Fans crapped on Girardi for continuing to pitch CC Sabathia, but then — at end of year — CC finally found himself and became one of the Yanks most dependable starters down the stretch. Fans crapped on Girardi for continuing to pitch a struggling Chasen Shreve down the stretch — but again, it didn’t really hurt the Yanks as they made the playoffs anyway — and Girardi knew how much Shreve had meant to them early, being a good lefty out of the pen, and how much they’d need him for a long playoff run.
Girardi — one of the best game-calling catchers of his era — is an expert handler of his ballpen, respected by his players, and is in my opinion the best manager the Yankees have ever had. He did a great job handling this team to 87 wins, when his top (of order) fell out.
PS: the Washington Nationals and all their talent did not make the playoffs. The Baltimore Orioles and Buck Showalter did not make the playoffs. The San Francisco Giants with Bruce Bochy did not make the playoffs.
Not Brian Cashman’s Fault
Fans ripped Cashman as usual for doing the wrong things. He didn’t trade for David Price. He didn’t trade for Johnny Cueto. Both were great moves because — we read in papers at the time — to get either the Yankees would have to give up Luis Severino, Greg Bird, or other youngsters like Aaron Judge, Jorge Mateo, James Pazos or Gary Sanchez. The late-season success of Severino and Bird preludes well to the talents of the other Yank prospects. Price was great for Toronto down the stretch but comes with strings attached — he is a free-agent and will be demanding a LONG, big contract for a 30-year-old pitcher who doesn’t win playoff games. Cueto was horrible down the stretch for Kansas City. The Mets lucked out with Yoenis Cespedes — but he was their fourth choice for a deadline deal so Sandy Alderson can’t be That much of a genius (although he is very good).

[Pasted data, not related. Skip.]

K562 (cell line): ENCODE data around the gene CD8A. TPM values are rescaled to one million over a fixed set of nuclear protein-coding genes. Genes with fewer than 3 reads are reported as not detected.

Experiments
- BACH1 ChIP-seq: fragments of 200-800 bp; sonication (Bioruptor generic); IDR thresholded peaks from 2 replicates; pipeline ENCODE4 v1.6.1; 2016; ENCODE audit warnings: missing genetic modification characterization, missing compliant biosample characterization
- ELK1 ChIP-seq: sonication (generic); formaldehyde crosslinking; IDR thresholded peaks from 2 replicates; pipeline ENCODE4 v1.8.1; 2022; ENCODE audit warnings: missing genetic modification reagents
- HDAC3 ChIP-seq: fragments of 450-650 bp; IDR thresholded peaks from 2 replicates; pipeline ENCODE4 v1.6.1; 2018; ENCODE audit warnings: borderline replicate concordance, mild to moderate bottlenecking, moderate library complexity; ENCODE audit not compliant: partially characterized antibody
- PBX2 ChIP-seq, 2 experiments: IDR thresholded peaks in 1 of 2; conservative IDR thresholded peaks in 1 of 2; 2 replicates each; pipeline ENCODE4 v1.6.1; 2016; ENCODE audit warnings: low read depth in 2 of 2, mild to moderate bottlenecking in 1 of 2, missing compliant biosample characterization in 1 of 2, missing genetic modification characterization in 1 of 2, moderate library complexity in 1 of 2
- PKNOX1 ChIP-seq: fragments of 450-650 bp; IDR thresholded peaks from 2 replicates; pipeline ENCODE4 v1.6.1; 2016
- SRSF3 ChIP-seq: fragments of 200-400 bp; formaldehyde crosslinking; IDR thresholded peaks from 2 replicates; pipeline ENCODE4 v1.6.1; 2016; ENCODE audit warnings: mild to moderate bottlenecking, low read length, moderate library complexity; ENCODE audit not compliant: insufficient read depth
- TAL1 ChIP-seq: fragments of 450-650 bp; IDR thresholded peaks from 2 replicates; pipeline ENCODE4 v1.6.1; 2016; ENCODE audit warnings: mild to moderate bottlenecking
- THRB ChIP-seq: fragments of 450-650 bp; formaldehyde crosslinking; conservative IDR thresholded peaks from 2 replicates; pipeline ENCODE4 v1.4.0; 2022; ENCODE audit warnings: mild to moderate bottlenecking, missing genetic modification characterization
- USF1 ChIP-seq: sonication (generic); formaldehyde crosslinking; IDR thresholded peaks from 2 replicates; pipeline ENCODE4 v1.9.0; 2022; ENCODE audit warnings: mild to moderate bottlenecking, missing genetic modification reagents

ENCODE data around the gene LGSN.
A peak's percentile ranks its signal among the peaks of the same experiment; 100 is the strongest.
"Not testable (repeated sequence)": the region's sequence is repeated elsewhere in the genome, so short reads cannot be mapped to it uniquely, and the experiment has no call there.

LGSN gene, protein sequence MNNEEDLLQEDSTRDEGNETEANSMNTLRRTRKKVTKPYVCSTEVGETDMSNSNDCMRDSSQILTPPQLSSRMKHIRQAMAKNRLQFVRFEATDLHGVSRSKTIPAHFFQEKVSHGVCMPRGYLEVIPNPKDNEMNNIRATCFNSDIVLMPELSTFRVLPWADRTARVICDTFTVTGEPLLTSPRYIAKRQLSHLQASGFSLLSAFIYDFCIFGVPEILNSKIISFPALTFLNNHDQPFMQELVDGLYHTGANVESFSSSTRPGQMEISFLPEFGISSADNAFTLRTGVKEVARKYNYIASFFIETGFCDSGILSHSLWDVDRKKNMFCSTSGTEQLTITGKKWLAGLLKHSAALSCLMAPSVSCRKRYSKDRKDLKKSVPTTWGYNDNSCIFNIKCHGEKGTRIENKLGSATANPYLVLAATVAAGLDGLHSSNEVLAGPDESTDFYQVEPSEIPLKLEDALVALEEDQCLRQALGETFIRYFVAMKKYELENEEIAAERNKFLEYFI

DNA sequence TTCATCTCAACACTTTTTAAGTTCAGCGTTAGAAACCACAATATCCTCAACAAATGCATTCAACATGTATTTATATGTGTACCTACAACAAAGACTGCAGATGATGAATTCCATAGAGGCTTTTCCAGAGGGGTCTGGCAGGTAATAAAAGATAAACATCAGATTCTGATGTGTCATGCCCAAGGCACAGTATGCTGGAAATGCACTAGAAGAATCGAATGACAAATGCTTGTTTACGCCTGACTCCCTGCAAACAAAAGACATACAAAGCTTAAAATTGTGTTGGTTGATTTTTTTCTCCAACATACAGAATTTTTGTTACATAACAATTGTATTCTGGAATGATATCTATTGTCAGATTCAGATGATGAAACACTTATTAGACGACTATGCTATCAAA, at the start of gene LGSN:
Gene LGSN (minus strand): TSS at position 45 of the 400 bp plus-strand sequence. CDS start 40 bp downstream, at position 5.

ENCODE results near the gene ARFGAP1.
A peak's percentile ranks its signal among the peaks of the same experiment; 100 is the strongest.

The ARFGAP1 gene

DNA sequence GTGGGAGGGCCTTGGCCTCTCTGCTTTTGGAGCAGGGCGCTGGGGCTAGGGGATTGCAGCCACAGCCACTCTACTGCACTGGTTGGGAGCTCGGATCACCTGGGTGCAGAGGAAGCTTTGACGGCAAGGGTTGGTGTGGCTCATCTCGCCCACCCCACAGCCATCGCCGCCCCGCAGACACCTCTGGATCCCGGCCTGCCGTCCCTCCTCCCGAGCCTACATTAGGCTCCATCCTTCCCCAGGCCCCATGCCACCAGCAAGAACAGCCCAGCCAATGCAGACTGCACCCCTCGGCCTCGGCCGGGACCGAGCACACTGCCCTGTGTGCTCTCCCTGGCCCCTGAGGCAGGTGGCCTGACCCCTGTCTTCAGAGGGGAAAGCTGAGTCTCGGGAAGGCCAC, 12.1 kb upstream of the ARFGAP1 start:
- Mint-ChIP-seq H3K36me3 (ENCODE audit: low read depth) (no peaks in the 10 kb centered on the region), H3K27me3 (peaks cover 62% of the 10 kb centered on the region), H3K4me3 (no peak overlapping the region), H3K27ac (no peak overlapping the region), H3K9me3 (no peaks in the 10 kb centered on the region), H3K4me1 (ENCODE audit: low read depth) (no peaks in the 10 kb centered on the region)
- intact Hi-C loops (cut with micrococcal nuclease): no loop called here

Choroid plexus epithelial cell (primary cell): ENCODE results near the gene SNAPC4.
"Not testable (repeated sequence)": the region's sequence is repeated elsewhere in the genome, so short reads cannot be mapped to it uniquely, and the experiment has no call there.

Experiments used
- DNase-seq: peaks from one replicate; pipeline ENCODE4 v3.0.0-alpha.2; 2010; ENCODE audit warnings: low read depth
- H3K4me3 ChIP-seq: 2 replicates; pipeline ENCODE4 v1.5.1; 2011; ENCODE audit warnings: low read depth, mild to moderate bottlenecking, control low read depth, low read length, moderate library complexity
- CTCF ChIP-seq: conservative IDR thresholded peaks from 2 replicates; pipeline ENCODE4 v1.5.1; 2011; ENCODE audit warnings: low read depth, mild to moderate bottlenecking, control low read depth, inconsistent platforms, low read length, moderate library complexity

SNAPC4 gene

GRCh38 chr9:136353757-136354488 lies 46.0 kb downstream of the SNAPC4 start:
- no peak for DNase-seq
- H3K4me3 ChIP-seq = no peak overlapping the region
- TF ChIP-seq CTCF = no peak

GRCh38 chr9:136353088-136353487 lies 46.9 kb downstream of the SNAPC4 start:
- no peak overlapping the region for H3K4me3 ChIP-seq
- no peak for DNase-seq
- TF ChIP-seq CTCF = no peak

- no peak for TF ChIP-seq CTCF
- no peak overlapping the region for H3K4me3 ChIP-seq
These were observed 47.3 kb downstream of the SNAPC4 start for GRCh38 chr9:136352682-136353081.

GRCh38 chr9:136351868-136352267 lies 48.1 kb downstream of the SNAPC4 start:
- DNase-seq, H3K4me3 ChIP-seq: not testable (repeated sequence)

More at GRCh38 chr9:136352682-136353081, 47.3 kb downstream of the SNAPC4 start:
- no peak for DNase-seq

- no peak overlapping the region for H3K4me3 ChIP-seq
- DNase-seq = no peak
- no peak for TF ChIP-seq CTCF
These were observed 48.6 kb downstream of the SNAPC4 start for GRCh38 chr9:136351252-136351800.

PS: the Boston Red Sox did not make the playoffs, despite having a supposed brilliant GM in Ben Cherington, and big off-season spending that included bringing in Hanley Ramirez, Pablo Sandoval, and Rick Porcello
PSS: the San Francisco Giants did not make the playoffs despite the brilliance of their GM Brian Sabean
PSST: the Oakland A’s and Billy Beane went 68-94 and last place
Next up: What Went Right — topic for the next post.